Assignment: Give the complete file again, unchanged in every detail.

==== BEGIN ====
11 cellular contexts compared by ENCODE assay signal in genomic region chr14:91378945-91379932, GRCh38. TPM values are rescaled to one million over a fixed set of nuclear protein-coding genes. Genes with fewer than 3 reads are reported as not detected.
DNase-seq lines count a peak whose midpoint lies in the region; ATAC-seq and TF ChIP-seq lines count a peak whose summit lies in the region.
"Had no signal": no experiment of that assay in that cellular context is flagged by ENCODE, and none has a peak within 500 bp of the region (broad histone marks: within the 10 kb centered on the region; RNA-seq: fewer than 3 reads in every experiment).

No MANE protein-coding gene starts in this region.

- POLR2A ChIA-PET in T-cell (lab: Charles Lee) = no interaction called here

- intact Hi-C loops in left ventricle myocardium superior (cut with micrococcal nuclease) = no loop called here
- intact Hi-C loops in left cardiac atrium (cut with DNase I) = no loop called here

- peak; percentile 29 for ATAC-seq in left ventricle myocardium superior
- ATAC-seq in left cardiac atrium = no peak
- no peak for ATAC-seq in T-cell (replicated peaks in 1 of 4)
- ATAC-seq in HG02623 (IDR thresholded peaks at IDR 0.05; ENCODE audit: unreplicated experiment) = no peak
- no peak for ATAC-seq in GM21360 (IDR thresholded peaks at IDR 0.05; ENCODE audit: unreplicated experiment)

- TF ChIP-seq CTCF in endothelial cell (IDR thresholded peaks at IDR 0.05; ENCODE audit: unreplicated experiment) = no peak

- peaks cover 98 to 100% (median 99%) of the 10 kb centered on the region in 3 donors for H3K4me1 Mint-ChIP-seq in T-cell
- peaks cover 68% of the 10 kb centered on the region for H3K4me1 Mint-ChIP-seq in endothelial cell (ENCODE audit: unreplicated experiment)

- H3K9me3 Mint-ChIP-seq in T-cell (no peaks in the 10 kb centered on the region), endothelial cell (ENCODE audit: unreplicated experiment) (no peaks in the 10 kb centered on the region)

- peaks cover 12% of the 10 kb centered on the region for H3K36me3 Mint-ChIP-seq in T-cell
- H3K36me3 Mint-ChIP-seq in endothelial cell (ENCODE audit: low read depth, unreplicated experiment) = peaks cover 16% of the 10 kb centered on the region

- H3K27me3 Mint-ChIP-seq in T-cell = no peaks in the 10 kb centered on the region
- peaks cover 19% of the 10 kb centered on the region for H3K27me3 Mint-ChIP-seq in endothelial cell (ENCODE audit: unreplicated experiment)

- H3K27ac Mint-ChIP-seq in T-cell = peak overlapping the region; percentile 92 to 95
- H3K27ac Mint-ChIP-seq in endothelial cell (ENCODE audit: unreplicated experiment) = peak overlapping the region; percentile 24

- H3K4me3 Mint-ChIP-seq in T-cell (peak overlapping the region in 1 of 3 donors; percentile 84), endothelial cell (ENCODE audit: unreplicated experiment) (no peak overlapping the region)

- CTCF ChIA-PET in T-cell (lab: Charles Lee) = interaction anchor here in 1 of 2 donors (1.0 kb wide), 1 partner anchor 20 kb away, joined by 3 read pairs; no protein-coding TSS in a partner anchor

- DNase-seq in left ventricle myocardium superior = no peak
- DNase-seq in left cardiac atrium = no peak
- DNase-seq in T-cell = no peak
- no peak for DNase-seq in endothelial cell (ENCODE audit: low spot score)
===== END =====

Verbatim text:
11 cellular contexts compared by ENCODE assay signal in genomic region chr14:91378945-91379932, GRCh38. TPM values are rescaled to one million over a fixed set of nuclear protein-coding genes. Genes with fewer than 3 reads are reported as not detected.
DNase-seq lines count a peak whose midpoint lies in the region; ATAC-seq and TF ChIP-seq lines count a peak whose summit lies in the region.
"Had no signal": no experiment of that assay in that cellular context is flagged by ENCODE, and none has a peak within 500 bp of the region (broad histone marks: within the 10 kb centered on the region; RNA-seq: fewer than 3 reads in every experiment).

No MANE protein-coding gene starts in this region.

- POLR2A ChIA-PET in T-cell (lab: Charles Lee) = no interaction called here

- intact Hi-C loops in left ventricle myocardium superior (cut with micrococcal nuclease) = no loop called here
- intact Hi-C loops in left cardiac atrium (cut with DNase I) = no loop called here

- peak; percentile 29 for ATAC-seq in left ventricle myocardium superior
- ATAC-seq in left cardiac atrium = no peak
- no peak for ATAC-seq in T-cell (replicated peaks in 1 of 4)
- ATAC-seq in HG02623 (IDR thresholded peaks at IDR 0.05; ENCODE audit: unreplicated experiment) = no peak
- no peak for ATAC-seq in GM21360 (IDR thresholded peaks at IDR 0.05; ENCODE audit: unreplicated experiment)

- TF ChIP-seq CTCF in endothelial cell (IDR thresholded peaks at IDR 0.05; ENCODE audit: unreplicated experiment) = no peak

- peaks cover 98 to 100% (median 99%) of the 10 kb centered on the region in 3 donors for H3K4me1 Mint-ChIP-seq in T-cell
- peaks cover 68% of the 10 kb centered on the region for H3K4me1 Mint-ChIP-seq in endothelial cell (ENCODE audit: unreplicated experiment)

- H3K9me3 Mint-ChIP-seq in T-cell (no peaks in the 10 kb centered on the region), endothelial cell (ENCODE audit: unreplicated experiment) (no peaks in the 10 kb centered on the region)

- peaks cover 12% of the 10 kb centered on the region for H3K36me3 Mint-ChIP-seq in T-cell
- H3K36me3 Mint-ChIP-seq in endothelial cell (ENCODE audit: low read depth, unreplicated experiment) = peaks cover 16% of the 10 kb centered on the region

- H3K27me3 Mint-ChIP-seq in T-cell = no peaks in the 10 kb centered on the region
- peaks cover 19% of the 10 kb centered on the region for H3K27me3 Mint-ChIP-seq in endothelial cell (ENCODE audit: unreplicated experiment)

- H3K27ac Mint-ChIP-seq in T-cell = peak overlapping the region; percentile 92 to 95
- H3K27ac Mint-ChIP-seq in endothelial cell (ENCODE audit: unreplicated experiment) = peak overlapping the region; percentile 24

- H3K4me3 Mint-ChIP-seq in T-cell (peak overlapping the region in 1 of 3 donors; percentile 84), endothelial cell (ENCODE audit: unreplicated experiment) (no peak overlapping the region)

- CTCF ChIA-PET in T-cell (lab: Charles Lee) = interaction anchor here in 1 of 2 donors (1.0 kb wide), 1 partner anchor 20 kb away, joined by 3 read pairs; no protein-coding TSS in a partner anchor

- DNase-seq in left ventricle myocardium superior = no peak
- DNase-seq in left cardiac atrium = no peak
- DNase-seq in T-cell = no peak
- no peak for DNase-seq in endothelial cell (ENCODE audit: low spot score)